On Friday, both the House and Senate began their summer recess and will not return until Monday, September 9. After returning from the recess, Congress will have several pressing infrastructure issues to consider. Both the House and the Senate have stalled their respective FY2014 appropriations bills for the Departments of Transportation and Urban and Housing Development (THUD). Neither or both bills may pass, but with $10 billion separating the two, FY2014 appropriations may fall to a continuing resolution. Additionally, the House Transportation and Infrastructure Committee will release its water resources bill once Congress returns from recess. The House will consider its own bill, the Water Resources Reform and Development Act (WRRDA), in lieu of amending the Senate-passed, $12 billion S. 601, the Water Resources Development Act of 2013 (WRDA).
On July 25, President Obama delivered a speech at the Port of Jacksonville touting his “We Can’t Wait” initiative that has allowed for streamlining federal ports projects. Much like his previous speech at the Port of Miami, however, he did not include any funding specifics for his $50 billion infrastructure plan.
ON THE HILL
The House water resources bill, WRRDA, to be released after the recess, will likely be the subject of a markup in September, and as Congress is only in session nine days in September, will probably not be voted on until October. The bill is similar to its Senate counterpart in that it has been prepared in a bipartisan fashion and is expected to pass the Committee with relative ease.
Both the Senate and House THUD appropriations bills have encountered major issues. On July 31, Speaker of the House John Boehner (R-Ohio) pulled the House THUD appropriations bill from the floor only a few hours before amendments were to be voted on. Although Speaker Boehner insists that he had enough votes to pass the measure and instead pulled the bill over the deluge of amendments, this development signals a likely negative outcome for the bill. The House may not reconsider the THUD appropriations bill, and funding for the Department of Transportation and the Department of Housing and Urban Development may be headed for a continuing resolution. While Democratic opposition was united in castigating the bill for its lack of funding, the opposition that existed among Republican members varied between those who thought the bill cut too much funding and those who thought it cut too little.
Following the collapse of the House bill consideration prior to the recess, the Senate bill failed on a procedural vote. Every Senator in the Democratic caucus voted for cloture, and every Republican Senator but Sen. Susan Collins (R-Maine), who co-authored the bill, voted against cloture. Although Sens. Jerry Moran (R-Kan.), John Hoeven (R-N.D.), Mark Kirk (R-Ill.), Lisa Murkowksi (R-Alaska), and Thad Cochran (R-Miss.) passed the bill in a committee vote in July as well, only Sen. Collins voted to end debate on it. Significant Republican opposition to the bill stems from the fact that the bill disregards the spending caps in the Budget Control Act.
Prior to the failure of the procedural vote, the Senate considered several amendments. On July 25, the Senate tabled a motion by Sen. Pat Toomey (R-Pa.) to align the spending in the bill with the Budget Control Act spending caps, reducing the total from $54.0 billion to $45.5 billion, on a vote of 56-42. Several amendments passed by unanimous consent: an amendment from Sen. John McCain (R-Ariz.) to prohibit the Department of Transportation from obligating or expending funds on cybersecurity without detailing to Congress how such funds would be used, an amendment from Sen. Mark Udall (D-Colo.) to require the Federal Railroad Administration to evaluate regulations that govern the use of locomotive horns at highway-rail grade crossings, and an amendment by Sen. Coburn requiring agencies to post reports online that they submit to congressional committees unless such reports compromise national security or contain proprietary information. The only amendment that involved lengthy debate was an amendment from Sen. Rand Paul (R-Ky.) that would have redirected $1.5 billion in foreign aid to Egypt to funding for deficient U.S. bridges. His amendment was defeated by a vote of 86-13.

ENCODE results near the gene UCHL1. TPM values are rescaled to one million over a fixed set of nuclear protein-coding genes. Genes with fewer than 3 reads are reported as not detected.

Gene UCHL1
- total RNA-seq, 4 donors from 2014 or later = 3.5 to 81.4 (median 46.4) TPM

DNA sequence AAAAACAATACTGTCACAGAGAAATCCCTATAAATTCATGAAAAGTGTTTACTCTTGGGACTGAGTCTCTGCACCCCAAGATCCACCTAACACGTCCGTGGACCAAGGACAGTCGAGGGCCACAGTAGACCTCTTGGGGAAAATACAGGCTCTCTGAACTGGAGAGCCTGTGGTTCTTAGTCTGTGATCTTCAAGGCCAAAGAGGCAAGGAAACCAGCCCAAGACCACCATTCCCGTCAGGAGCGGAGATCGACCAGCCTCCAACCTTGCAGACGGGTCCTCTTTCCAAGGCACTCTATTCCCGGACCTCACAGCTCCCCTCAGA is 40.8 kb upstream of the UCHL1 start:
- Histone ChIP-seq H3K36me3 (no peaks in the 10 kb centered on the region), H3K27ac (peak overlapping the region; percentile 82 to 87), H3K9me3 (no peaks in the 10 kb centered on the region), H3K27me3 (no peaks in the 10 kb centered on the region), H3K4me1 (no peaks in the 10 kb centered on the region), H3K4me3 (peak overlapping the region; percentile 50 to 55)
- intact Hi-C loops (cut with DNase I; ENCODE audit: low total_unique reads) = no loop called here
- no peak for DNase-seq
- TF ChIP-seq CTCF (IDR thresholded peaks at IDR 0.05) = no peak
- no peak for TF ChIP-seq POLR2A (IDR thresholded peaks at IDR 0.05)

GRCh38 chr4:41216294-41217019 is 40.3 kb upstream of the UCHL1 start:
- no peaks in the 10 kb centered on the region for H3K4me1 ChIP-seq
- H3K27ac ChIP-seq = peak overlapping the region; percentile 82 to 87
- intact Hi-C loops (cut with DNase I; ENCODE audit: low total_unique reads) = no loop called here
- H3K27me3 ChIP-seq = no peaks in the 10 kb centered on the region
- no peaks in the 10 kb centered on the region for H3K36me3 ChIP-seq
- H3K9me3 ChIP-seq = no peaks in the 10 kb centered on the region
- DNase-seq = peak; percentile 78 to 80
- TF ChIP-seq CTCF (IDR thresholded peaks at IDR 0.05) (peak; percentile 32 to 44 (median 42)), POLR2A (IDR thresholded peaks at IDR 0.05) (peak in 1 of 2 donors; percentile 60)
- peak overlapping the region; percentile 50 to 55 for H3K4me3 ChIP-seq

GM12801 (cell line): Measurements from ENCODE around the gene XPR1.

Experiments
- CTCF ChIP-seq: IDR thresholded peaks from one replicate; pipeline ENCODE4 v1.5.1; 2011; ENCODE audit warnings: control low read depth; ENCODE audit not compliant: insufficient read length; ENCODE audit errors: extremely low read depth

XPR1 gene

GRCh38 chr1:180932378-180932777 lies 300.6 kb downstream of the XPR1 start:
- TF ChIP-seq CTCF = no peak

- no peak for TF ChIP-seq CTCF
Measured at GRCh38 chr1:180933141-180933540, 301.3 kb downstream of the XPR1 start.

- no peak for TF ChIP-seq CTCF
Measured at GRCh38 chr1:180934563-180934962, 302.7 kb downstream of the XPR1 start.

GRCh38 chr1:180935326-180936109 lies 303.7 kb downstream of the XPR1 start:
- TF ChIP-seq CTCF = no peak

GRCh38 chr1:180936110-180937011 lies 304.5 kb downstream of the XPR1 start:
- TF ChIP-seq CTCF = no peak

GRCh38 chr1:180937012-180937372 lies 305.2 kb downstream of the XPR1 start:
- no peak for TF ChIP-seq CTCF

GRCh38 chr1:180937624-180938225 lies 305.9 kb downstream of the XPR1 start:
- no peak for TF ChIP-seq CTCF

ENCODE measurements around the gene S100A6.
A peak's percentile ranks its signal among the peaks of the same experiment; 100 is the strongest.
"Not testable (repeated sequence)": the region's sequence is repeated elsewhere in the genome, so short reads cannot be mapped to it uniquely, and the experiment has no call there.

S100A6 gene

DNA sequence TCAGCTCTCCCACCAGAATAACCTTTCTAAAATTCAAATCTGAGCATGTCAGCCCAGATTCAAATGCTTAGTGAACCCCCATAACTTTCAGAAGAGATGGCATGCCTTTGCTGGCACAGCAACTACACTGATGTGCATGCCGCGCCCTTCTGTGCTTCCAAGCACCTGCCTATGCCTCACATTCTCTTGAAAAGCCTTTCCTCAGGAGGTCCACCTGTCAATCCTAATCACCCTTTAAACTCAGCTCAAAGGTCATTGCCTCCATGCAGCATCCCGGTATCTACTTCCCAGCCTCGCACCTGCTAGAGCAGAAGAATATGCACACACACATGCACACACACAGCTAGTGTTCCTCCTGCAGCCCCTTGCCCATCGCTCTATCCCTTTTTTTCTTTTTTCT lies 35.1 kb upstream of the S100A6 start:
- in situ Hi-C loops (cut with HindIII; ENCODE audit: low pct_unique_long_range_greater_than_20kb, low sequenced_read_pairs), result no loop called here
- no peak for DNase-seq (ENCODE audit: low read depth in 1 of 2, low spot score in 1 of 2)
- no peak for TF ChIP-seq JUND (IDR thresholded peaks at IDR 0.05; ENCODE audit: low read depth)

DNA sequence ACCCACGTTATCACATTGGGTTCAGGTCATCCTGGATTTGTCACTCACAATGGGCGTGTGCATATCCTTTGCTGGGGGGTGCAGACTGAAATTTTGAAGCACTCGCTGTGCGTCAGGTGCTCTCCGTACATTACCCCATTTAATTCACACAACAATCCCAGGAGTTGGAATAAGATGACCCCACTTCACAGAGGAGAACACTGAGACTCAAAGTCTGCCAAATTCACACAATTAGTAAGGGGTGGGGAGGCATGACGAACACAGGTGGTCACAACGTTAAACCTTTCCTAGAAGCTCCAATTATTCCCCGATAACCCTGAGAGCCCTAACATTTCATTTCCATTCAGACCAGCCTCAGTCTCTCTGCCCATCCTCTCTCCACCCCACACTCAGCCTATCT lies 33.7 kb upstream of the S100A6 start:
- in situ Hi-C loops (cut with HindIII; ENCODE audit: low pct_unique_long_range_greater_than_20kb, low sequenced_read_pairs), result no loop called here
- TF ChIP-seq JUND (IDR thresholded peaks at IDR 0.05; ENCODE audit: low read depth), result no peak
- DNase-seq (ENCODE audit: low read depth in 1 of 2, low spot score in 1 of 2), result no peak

Before the end of the summer session, the House unanimously passed the Helping Heroes Fly Act, H.R.1344, with the unanimous Senate-passed modifications from the day before. The bill will expedite the airport security screening process for wounded and severally disabled veterans and service members. The bill now awaits the President’s signature.
The Senate re-confirmed Thomas Carper to a five-year term to the Amtrak Board of Directors.
Sen. John Thune (R-S.D.), Ranking Member of the Senate Committee on Commerce, Science, and Transportation, has introduced S. 1462, a bill to extend the positive train control system implementation deadline by five years and would allow the Federal Railroad Administration to grant additional delays of two years. Sens. Roy Blunt (R-Mo.), Claire McCaskill (D-Mo.), and Mark Pryor (D-Ark.) are cosponsoring the bill.
On August 1, Sen. Kirsten Gillibrand (D-N.Y.) and Rep. Jerry Nadler (D-N.Y.) introduced H.R. 2958/S. 1435, the Clean Ports Act of 2013. The bill would update federal law to ensure that ports can implement pollution-reducing programs such as clean truck programs in light of a recent challenge in federal court.